A fiduciary relationship is created between a principal and agent when a person (the principal) executes a power of attorney granting certain authority for another person (an agent) to act on the principal’s behalf.  Acting pursuant to authority under a power of attorney is a responsibility that requires time and attention.   When a child is acting as a power of attorney for a parent, compensation may or may not be desired.  In other cases, such as a professional acting as an agent or a corporate fiduciary, it may be clearly appropriate or part of an agreed upon arrangement.  Of importance, I always inform my clients that naming an individual as a fiduciary in their estate planning documents does not typically create a legal obligation for the nominated fiduciary to serve.  Although you may have discussed it with the nominated person, circumstances change.  Considering and ensuring adequate compensation in your estate planning can provide an incentive for the person you have nominated in your documents to serve especially in cases where they are not entitled to inherit from your estate.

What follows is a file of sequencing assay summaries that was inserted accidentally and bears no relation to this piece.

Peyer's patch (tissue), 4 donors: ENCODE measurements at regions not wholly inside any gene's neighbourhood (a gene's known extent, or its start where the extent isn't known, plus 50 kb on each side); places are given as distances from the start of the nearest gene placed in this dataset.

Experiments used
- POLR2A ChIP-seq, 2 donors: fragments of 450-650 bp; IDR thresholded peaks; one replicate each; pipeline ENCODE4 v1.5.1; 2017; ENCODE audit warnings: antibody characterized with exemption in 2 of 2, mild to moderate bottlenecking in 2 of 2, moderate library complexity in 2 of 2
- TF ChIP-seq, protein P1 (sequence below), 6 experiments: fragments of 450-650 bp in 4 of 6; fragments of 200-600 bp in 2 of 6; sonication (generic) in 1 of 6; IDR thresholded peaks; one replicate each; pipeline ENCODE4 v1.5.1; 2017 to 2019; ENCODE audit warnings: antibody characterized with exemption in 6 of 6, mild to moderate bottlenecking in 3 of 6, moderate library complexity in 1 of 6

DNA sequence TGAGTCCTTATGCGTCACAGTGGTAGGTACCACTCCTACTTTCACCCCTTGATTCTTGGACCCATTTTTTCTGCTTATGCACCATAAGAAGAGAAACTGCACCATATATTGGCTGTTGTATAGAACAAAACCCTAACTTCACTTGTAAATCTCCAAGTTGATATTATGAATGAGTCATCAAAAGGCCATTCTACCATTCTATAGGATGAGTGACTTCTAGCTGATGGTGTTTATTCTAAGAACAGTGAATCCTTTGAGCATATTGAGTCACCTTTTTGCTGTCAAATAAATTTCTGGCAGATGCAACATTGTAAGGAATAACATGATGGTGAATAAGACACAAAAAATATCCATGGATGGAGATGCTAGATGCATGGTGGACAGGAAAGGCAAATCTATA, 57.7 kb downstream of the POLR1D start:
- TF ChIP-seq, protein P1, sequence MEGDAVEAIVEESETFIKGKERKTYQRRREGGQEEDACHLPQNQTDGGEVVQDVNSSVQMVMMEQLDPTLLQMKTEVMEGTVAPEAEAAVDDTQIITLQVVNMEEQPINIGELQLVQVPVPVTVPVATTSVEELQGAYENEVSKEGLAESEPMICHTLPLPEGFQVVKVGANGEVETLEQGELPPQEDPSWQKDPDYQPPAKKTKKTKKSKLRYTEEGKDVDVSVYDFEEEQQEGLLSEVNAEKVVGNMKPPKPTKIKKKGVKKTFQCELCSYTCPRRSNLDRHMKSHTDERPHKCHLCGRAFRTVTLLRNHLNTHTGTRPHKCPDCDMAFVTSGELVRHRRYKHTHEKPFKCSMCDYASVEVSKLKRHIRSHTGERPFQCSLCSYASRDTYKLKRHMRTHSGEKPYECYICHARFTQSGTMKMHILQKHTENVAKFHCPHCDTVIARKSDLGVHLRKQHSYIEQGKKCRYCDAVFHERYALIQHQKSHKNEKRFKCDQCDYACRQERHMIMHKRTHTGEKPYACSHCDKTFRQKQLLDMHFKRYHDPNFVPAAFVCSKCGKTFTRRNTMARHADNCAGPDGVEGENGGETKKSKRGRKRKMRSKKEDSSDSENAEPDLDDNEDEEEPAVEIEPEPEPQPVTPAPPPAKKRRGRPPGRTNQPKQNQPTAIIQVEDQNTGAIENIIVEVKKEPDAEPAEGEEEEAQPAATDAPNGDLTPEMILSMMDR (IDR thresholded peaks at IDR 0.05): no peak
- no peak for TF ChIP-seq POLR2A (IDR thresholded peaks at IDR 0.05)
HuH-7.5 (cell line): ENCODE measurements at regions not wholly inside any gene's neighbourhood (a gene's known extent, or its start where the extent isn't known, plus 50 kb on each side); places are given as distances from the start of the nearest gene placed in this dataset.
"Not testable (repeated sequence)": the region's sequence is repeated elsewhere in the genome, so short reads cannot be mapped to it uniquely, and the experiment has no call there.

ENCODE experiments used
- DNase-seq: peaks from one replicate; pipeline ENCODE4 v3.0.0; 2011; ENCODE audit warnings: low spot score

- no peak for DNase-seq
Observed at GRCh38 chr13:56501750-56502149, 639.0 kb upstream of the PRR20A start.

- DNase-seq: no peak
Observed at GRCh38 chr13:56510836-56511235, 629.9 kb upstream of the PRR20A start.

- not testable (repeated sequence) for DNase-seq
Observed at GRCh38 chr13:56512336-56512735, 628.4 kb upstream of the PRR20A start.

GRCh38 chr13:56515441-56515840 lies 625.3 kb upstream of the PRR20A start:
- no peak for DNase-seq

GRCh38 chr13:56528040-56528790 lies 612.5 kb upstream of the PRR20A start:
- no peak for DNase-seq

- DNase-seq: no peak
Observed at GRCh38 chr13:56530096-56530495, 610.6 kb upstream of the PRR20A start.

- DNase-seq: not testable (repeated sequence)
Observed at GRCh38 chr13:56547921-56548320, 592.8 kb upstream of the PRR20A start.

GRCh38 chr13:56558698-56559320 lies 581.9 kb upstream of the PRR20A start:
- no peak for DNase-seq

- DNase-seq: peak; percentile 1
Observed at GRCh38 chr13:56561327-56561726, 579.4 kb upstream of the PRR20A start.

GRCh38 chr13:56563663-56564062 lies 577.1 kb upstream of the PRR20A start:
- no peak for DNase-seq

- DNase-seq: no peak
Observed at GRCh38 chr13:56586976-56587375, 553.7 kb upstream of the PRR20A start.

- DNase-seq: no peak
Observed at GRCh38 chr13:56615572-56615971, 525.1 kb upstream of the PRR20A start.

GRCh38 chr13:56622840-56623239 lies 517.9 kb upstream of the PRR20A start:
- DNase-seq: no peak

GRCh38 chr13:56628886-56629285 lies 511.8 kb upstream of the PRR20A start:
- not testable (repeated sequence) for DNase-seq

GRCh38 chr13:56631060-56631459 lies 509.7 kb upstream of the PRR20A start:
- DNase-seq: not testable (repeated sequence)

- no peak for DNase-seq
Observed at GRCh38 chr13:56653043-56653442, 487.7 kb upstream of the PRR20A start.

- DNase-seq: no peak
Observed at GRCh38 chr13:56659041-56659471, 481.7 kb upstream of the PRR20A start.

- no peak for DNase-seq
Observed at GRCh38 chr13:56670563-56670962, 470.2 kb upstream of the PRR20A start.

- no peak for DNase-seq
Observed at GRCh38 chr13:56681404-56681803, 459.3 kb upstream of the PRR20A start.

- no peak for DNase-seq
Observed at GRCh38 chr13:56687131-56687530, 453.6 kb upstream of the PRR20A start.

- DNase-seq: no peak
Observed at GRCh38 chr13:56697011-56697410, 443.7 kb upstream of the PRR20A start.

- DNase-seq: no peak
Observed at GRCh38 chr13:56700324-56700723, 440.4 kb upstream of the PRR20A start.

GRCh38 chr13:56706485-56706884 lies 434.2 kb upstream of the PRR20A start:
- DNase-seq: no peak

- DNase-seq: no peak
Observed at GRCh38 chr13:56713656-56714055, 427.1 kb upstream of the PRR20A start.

N.C.G.S. § 32C-1-112 provides that if the terms of the power of attorney specify the amount or the way the compensation is to be determined, the agent is entitled to the compensation as specified.  Additionally, a principal could certainly provide that their agent is not entitled to compensation. 

With respect to not allowing compensation, even when a child is anticipated to be the acting agent, prohibiting compensation is likely a bad idea because circumstances can significantly change from the time you create the power of attorney and the time during which the child may be serving as agent.  Furthermore, just because a right to compensation is provided does not mean the child has to assert that right.